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For Democrats And Republicans, It’s Happily (N)ever After

Political discord tends to lead to disharmony in relationships.

Amanda Northrup would never do it again.

She's dated Democrats in the past, but she found their acceptance of abortion heartbreaking and their support of President Obama nearly as off-putting.

"He was going off to celebrate Obama becoming president, and I felt betrayed and like he didn't understand me," recalls Northrup, who is 30 and works in real estate in Chattanooga, Tenn. "I think that's why eventually the two can't be together. It's such a big difference."

Northrup may sound a little judgmental, but she's not alone in her opinion. Most of the major online dating sites won't set up Republicans with Democrats either.

"People who identify very strongly one way or another, they're adamant that they would never date somebody who just doesn't have the same values," says Toni Coleman, a dating counselor in McLean, Va. "They would just clash all the time."

For most people, it's not that partisan loyalty is all that meaningful. It's more that firmly-held positions on issues -- particularly social issues such as abortion and gay marriage -- are wrapped up tight with their overall worldviews, says Peter Hatemi, a political scientist at Penn State University.

"What tends to happen is people who are politically dissimilar, they just tend not to stay together long enough to get married and have kids," Hatemi says.

The word "tend" is key. There are lots of couples who hold opposing political positions who otherwise get along just fine. Others, who don't have terribly strong feelings one way or another, are willing to go along with their spouse's views in order to get along.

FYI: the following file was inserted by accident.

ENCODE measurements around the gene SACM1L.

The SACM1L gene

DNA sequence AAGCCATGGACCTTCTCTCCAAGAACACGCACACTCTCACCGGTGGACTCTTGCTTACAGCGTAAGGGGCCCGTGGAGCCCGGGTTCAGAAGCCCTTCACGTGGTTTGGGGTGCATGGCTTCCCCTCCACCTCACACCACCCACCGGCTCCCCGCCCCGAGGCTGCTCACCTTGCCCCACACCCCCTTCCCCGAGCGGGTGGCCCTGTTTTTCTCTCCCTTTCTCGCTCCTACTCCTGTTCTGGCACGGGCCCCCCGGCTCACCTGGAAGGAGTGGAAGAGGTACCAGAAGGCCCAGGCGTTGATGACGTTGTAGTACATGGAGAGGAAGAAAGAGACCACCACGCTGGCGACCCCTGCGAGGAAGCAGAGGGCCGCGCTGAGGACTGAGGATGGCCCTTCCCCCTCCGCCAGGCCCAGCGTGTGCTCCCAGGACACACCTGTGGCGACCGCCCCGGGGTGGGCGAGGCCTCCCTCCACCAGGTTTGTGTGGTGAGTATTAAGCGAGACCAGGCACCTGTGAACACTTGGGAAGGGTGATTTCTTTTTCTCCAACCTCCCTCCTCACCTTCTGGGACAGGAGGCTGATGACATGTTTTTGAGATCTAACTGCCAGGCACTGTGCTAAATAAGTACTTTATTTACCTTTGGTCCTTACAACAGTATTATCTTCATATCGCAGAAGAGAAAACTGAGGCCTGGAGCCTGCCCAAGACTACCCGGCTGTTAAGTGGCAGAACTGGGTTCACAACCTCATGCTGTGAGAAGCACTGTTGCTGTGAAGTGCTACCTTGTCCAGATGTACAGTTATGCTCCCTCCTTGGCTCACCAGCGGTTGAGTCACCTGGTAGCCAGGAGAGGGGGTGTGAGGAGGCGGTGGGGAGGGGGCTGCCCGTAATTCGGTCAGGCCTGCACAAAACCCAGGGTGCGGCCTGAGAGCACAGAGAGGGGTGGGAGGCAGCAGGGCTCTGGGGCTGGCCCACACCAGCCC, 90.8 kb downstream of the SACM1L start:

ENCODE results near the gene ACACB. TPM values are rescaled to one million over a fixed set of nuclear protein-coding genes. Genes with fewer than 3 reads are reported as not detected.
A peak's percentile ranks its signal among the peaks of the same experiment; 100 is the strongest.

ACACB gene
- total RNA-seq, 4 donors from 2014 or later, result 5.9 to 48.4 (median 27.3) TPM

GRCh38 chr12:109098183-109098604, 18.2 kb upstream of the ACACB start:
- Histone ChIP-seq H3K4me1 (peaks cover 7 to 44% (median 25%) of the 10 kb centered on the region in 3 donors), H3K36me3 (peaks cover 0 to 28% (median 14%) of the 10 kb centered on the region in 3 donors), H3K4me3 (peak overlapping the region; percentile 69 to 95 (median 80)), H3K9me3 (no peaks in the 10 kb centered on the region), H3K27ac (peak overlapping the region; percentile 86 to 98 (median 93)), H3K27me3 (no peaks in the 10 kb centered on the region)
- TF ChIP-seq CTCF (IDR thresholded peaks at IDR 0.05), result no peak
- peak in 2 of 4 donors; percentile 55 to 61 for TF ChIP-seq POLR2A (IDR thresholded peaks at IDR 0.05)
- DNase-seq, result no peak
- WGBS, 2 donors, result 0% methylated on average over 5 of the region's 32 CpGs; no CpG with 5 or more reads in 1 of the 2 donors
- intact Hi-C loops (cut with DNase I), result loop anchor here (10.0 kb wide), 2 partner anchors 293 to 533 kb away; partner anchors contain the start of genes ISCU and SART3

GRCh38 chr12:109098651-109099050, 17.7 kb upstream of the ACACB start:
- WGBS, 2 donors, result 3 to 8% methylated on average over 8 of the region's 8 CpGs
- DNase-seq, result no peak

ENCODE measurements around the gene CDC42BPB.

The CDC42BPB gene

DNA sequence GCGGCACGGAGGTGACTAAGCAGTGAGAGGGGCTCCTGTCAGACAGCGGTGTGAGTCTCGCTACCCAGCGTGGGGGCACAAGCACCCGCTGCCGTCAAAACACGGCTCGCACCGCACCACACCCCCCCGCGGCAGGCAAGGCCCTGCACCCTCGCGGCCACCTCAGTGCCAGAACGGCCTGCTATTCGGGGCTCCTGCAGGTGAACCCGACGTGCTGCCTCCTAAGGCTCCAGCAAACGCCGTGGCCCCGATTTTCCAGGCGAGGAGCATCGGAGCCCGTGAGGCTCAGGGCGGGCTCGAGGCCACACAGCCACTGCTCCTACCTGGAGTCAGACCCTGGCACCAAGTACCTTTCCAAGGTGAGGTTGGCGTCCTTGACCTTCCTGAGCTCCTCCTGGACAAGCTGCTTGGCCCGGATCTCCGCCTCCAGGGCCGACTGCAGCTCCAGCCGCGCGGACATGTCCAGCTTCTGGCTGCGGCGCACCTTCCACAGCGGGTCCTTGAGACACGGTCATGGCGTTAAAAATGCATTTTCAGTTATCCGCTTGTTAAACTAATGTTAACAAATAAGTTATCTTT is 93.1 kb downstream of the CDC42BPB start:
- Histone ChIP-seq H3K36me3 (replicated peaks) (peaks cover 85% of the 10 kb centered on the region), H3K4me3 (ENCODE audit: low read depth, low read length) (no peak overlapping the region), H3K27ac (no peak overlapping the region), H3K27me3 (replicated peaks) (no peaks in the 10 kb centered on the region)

But survey data indicate that on average, political and social attitudes are as strong a predictor of whether two people will get together and stay together as religion or drinking habits, and a stronger predictor than things like personality types.

Political preferences seem to come packaged with a whole set of other kinds of tastes, with liberals and conservatives having separate preferences when it comes to things such as humor, food and even whether they want poetry to rhyme, according to John Hibbing, coauthor of the forthcoming book Predisposed: Liberals, Conservatives and the Biology of Political Difference.

"It's not like people sit down and give their mate a political quiz," he says. "It oozes out as part of this entire life package. If you're a liberal on social issues, you're very likely to choose a liberal on social issues as your mate."

This is not an effect that's limited to the Red and Blue States of America. Researchers in Italy and India have found similar links between ideological leanings and taste in art and mating preferences, says Hibbing, a political scientist at the University of Nebraska.

So it's not just members of Congress who can't get along. A recent Stanford University study found that people are more likely to have hostile feelings toward people of the other party than members of another race. The percentage of parents who say they would disapprove of their children marrying someone from the other party has shot up from 5 percent in 1960 to 40 percent in 2010.

Hatemi, the Penn State political scientist, has written a forthcoming study that indicates political inclinations are deeply rooted -- all the way down to the sensory level. Politically like-minded people tend to share preferences in taste, sense of smell and what their eyes are drawn to.

How deep does it run? Make conservatives and liberals wash with the same shampoos and soaps, and like-minded people can still sniff them out. "Liberals found the body odor of liberals more attractive," Hatemi says. "Conservatives found the body odor of conservatives more attractive."

Perhaps you're skeptical about some of these findings. Still, it's understandable that for Northrup there was only one possible happy ending to her dating career.

"Yes, I married a bigger Republican than me," she says. "Compared to him, I'm a liberal."

Copyright 2013 NPR. To see more, visit www.npr.org.

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